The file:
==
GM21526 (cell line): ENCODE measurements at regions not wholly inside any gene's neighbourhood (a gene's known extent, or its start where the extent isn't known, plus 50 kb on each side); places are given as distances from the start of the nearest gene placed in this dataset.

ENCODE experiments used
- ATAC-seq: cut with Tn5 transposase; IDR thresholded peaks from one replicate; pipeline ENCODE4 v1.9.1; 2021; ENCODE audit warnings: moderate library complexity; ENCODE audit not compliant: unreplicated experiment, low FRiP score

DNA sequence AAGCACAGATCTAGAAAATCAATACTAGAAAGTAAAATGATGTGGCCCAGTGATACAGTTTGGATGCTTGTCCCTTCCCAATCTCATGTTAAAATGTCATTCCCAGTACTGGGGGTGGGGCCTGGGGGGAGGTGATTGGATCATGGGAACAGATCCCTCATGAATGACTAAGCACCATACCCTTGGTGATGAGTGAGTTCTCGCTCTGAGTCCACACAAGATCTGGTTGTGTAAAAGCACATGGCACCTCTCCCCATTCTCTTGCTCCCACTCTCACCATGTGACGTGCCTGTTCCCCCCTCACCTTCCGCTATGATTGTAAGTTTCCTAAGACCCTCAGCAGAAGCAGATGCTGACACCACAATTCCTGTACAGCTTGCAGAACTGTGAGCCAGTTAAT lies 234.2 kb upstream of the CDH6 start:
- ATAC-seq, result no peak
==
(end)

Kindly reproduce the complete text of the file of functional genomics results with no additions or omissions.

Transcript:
GM21526 (cell line): ENCODE measurements at regions not wholly inside any gene's neighbourhood (a gene's known extent, or its start where the extent isn't known, plus 50 kb on each side); places are given as distances from the start of the nearest gene placed in this dataset.

ENCODE experiments used
- ATAC-seq: cut with Tn5 transposase; IDR thresholded peaks from one replicate; pipeline ENCODE4 v1.9.1; 2021; ENCODE audit warnings: moderate library complexity; ENCODE audit not compliant: unreplicated experiment, low FRiP score

DNA sequence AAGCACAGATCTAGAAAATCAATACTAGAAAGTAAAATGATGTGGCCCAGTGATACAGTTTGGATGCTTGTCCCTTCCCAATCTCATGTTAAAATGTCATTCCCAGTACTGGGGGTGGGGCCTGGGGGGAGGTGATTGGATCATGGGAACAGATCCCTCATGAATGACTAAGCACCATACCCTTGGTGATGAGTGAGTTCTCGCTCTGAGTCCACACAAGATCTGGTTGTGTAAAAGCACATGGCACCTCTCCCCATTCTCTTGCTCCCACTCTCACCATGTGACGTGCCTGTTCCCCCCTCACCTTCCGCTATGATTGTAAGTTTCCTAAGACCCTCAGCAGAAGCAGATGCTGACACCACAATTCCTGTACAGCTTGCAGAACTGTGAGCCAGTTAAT lies 234.2 kb upstream of the CDH6 start:
- ATAC-seq, result no peak